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Mice reveal 38 new genes involved in hearing loss

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IMAGE: Organ of Corti whole-mount image, with sensory hair cells labelled with Myo7a antibody (red) showing 3 rows of outer hair cells (top) and one row of inner hair cells (bottom).... view more 

Credit: Elisa Martelletti

A large-scale screen of mouse mutants has revealed multiple new genes involved in hearing loss, according to a study publishing April 11 in the open-access journal PLOS Biology by Karen Steel of King's College London and the Wellcome Sanger Institute, and colleagues. The new genes identified reveal metabolic pathways and regulatory processes involved in hearing and provide a rich source of therapeutic targets for the restoration of hearing.

Progressive hearing loss with age is extremely common in the population, leading to difficulties in understanding speech, increased social isolation and associated depression. It has significant heritability, but so far very little is known about the molecular pathways leading to adult-onset hearing loss, hampering the development of treatments. Steel and colleagues took a genetic approach to identifying new molecules involved in hearing loss by screening a large cohort of newly generated mouse mutants using a sensitive electrophysiological test, the auditory brainstem response.

The large-scale screen of 1,211 new targeted mouse mutants resulted in the identification of 38 genes underlying hearing loss that had not previously been suspected to be involved in hearing. Some of these genes reveal molecular pathways that may be useful targets for drug development. Eleven were found to be significantly associated with auditory function in the human population, and one gene, SPNS2, was associated with childhood deafness, emphasizing the value of the mouse for identifying genes and mechanisms underlying complex processes such as hearing.

Further analysis of the genes identified and the varied pathological mechanisms within the ear resulting from the mutations suggests that hearing loss is an extremely heterogeneous disorder and may involve as many as 1,000 genes. According to the authors, the findings suggest that therapies may need to be directed at common molecular pathways involved in deafness rather than individual genes or mutations.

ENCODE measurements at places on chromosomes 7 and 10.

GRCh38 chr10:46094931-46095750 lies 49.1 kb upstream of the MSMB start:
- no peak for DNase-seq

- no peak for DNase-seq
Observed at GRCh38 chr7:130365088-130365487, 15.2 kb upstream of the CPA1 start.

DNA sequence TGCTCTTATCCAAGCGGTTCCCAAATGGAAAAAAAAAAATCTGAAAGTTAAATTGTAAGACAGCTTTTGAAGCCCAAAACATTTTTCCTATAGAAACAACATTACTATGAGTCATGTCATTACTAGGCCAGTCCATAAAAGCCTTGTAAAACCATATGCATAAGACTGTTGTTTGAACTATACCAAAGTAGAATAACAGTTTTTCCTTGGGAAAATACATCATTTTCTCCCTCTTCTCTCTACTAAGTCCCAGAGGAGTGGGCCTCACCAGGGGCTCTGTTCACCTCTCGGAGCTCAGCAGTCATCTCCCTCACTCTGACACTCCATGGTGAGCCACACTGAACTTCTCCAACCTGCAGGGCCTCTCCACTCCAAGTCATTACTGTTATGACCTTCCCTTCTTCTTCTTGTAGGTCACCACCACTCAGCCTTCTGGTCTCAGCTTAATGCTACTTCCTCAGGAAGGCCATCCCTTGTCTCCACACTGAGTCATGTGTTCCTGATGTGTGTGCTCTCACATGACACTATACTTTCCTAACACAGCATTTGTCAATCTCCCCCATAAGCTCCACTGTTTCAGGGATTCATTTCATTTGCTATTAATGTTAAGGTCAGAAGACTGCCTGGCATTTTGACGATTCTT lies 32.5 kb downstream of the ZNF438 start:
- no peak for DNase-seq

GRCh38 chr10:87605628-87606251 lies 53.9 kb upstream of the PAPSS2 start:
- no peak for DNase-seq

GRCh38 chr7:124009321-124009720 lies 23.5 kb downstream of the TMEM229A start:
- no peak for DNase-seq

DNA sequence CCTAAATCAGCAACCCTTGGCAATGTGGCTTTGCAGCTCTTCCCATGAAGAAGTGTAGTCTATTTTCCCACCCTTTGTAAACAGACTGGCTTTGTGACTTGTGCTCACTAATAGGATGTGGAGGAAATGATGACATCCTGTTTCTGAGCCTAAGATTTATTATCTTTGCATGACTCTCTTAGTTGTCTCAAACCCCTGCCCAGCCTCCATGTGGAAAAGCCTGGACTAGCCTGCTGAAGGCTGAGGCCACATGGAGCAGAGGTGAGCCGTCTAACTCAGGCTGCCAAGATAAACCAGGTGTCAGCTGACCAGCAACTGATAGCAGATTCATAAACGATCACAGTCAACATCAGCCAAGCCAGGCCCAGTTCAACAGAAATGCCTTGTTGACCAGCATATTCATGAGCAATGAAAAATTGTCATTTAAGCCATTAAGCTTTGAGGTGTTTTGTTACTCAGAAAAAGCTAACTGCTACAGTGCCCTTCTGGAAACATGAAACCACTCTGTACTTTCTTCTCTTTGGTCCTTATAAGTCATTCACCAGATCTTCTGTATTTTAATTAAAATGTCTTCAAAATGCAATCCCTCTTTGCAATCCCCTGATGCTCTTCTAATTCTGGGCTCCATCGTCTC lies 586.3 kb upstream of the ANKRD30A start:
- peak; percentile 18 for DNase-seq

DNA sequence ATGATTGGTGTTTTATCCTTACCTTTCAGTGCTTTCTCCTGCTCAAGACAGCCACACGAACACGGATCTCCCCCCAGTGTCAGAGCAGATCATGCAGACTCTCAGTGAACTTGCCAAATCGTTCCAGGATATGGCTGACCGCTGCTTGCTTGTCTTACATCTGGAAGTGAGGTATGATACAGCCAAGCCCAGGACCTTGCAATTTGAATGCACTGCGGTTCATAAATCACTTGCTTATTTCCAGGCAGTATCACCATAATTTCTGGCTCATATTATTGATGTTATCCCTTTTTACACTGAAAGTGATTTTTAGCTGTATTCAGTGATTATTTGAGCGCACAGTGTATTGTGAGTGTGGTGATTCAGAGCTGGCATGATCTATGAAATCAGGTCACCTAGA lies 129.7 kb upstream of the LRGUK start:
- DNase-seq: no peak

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In your coverage please use this URL to provide access to the freely available article in PLOS Biology: http://journals.plos.org/plosbiology/article?id=10.1371/journal.pbio.3000194

Image Caption: Organ of Corti whole-mount image, with sensory hair cells labelled with Myo7a antibody (red) showing 3 rows of outer hair cells (top) and one row of inner hair cells (bottom). Nuclei labelled with DAPI (blue).

Image Credit: Elisa Martelletti

Citation: Ingham NJ, Pearson SA, Vancollie VE, Rook V, Lewis MA, Chen J, et al. (2019) Mouse screen reveals multiple new genes underlying mouse and human hearing loss. PLoS Biol 17(4): e3000194. https://doi.org/10.1371/journal.pbio.3000194

Funding: This work was supported by The Wellcome Trust (KPS, 098051; 100699; 089622), the Medical Research Council (KPS, MC_qA137918; G0300212), European Commission (KPS, EUMODIC contract LSHG-CT-2006-037188), Action on Hearing Loss (KPS), the Haigh Fellowship in age related deafness (SJD), and Deafness Research UK (SJD). This work made use of data and samples generated by the 1958 Birth Cohort (http://www2.le.ac.uk/projects/birthcohort, http://www.bristol.ac.uk/alspac/, http://www.cls.ioe.ac.uk/ncds, http://www.esds.ac.uk/findingData/ncds.asp) under grant G0000934 from the Medical Research Council and grant 068545/Z/02 from the Wellcome Trust. Genotyping was undertaken as part of the Wellcome Trust Case-Control Consortium (WTCCC) under Wellcome Trust award 076113, and a full list of the investigators who contributed to the generation of the data is available at http://www.wtccc.org.uk. The funders had no role in study design, data collection and analysis, decision to publish, or preparation of the manuscript.

Competing Interests: I have read the journal's policy and the authors of this manuscript have the following competing interests: ZP is employed by Ambry Genetics, and exome sequencing is among the commercially available tests. The other authors have declared that no competing interests exist.

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